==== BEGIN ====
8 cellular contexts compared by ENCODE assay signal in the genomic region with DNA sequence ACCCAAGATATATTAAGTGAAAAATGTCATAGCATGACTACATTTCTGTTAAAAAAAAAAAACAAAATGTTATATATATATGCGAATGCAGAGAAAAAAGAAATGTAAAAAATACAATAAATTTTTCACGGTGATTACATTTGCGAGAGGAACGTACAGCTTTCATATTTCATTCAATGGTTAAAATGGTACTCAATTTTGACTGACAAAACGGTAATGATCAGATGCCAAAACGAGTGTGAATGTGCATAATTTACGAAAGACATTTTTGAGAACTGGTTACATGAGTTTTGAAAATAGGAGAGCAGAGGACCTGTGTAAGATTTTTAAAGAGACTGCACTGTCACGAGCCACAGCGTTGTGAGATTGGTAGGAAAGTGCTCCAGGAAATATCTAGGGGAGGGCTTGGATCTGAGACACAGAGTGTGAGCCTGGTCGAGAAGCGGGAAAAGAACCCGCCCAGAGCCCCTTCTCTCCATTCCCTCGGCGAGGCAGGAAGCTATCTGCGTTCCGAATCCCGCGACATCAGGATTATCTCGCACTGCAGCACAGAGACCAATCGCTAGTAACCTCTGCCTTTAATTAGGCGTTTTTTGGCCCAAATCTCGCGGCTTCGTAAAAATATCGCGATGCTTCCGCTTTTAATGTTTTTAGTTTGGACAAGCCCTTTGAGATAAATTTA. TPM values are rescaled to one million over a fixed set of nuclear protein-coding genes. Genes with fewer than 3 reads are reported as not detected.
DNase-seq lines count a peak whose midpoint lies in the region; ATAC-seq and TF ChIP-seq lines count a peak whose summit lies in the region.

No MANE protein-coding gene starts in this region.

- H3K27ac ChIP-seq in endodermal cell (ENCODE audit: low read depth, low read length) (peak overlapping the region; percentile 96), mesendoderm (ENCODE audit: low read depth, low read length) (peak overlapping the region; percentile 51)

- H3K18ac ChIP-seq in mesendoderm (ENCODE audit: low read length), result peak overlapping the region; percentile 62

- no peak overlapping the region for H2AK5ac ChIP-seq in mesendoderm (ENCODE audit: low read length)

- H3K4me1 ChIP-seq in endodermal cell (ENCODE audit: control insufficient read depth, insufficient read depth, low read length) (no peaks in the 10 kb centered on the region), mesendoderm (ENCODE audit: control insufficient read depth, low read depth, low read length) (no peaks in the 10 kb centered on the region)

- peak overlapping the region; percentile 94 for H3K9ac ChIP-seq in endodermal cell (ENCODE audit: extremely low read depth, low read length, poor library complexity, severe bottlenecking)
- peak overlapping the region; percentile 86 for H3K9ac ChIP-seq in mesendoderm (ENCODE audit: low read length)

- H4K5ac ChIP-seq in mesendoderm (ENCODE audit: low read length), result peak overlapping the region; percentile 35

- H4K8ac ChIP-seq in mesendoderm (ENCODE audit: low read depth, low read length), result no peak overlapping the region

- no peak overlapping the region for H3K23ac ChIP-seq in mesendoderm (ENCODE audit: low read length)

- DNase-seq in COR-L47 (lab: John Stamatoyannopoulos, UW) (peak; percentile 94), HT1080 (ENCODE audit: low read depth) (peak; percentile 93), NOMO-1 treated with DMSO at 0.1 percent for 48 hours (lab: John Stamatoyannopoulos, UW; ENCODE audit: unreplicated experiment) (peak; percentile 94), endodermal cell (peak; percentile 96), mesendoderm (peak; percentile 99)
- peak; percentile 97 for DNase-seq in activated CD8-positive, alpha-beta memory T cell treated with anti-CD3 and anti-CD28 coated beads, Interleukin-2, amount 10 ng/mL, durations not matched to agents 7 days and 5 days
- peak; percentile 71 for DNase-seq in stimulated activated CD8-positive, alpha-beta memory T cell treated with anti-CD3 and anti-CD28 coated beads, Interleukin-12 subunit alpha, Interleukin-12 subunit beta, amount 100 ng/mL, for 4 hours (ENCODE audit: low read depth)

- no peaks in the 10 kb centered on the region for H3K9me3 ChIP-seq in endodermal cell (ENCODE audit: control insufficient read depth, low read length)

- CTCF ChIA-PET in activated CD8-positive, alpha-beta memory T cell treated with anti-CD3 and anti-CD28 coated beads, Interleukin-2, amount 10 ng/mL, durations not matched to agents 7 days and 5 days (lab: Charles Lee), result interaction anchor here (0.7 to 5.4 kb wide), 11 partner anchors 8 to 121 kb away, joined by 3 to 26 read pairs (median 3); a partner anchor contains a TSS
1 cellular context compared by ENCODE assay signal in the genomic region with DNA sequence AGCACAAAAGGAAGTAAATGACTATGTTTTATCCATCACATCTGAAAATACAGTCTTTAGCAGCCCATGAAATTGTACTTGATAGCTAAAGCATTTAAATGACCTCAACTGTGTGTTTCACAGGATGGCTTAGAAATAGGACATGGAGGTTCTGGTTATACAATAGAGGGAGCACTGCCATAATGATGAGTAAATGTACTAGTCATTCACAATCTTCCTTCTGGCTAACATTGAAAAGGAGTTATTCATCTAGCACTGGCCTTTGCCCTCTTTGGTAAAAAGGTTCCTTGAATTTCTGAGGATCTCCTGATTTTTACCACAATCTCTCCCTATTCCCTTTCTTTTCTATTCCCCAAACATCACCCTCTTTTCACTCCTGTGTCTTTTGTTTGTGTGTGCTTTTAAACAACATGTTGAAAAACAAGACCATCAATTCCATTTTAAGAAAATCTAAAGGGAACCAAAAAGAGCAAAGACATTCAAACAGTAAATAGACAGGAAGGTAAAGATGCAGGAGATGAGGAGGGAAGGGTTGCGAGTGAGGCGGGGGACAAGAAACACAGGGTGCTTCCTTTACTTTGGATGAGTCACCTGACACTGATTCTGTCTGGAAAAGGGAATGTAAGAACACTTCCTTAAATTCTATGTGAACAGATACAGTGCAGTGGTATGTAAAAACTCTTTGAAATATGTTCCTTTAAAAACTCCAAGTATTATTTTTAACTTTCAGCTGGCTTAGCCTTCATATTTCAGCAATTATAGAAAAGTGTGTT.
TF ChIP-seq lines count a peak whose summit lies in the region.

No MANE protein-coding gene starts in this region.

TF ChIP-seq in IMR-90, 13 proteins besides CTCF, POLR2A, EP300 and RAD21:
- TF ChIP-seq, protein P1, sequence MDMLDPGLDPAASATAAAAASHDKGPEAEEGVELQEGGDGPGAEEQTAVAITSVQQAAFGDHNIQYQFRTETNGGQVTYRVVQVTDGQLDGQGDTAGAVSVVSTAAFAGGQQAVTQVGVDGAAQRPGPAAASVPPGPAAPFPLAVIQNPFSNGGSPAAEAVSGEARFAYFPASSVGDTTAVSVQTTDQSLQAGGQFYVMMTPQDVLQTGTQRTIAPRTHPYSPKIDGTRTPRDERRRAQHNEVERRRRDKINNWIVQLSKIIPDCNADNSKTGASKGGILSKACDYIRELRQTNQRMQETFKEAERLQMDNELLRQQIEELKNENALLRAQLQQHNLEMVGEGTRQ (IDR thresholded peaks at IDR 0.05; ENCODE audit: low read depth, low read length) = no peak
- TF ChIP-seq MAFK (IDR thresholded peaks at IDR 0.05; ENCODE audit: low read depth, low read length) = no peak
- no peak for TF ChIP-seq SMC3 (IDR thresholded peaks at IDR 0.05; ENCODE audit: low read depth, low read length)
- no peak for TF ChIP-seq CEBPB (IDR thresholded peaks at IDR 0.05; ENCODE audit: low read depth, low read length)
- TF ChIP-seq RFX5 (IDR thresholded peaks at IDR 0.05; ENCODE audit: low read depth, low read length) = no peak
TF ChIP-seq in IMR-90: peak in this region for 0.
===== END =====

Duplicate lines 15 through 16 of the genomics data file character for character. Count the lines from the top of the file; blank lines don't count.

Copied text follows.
- peak; percentile 71 for DNase-seq in stimulated activated CD8-positive, alpha-beta memory T cell treated with anti-CD3 and anti-CD28 coated beads, Interleukin-12 subunit alpha, Interleukin-12 subunit beta, amount 100 ng/mL, for 4 hours (ENCODE audit: low read depth)

- no peaks in the 10 kb centered on the region for H3K9me3 ChIP-seq in endodermal cell (ENCODE audit: control insufficient read depth, low read length)